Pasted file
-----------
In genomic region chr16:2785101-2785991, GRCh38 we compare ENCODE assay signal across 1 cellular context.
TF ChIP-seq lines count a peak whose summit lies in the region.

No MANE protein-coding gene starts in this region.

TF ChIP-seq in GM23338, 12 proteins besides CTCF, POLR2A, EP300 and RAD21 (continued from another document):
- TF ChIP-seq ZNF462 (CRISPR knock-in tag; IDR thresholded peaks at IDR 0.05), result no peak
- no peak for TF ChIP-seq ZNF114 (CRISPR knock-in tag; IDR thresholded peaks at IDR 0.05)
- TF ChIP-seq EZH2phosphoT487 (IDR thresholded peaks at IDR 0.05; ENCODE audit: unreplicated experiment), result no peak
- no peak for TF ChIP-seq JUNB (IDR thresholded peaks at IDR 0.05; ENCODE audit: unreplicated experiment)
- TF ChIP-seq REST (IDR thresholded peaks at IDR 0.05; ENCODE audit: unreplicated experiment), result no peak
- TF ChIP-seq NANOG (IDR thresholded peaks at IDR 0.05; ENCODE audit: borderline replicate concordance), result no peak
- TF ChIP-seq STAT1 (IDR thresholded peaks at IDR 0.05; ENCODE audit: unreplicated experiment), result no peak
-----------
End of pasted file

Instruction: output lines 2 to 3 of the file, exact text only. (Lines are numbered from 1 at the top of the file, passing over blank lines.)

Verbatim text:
TF ChIP-seq lines count a peak whose summit lies in the region.

No MANE protein-coding gene starts in this region.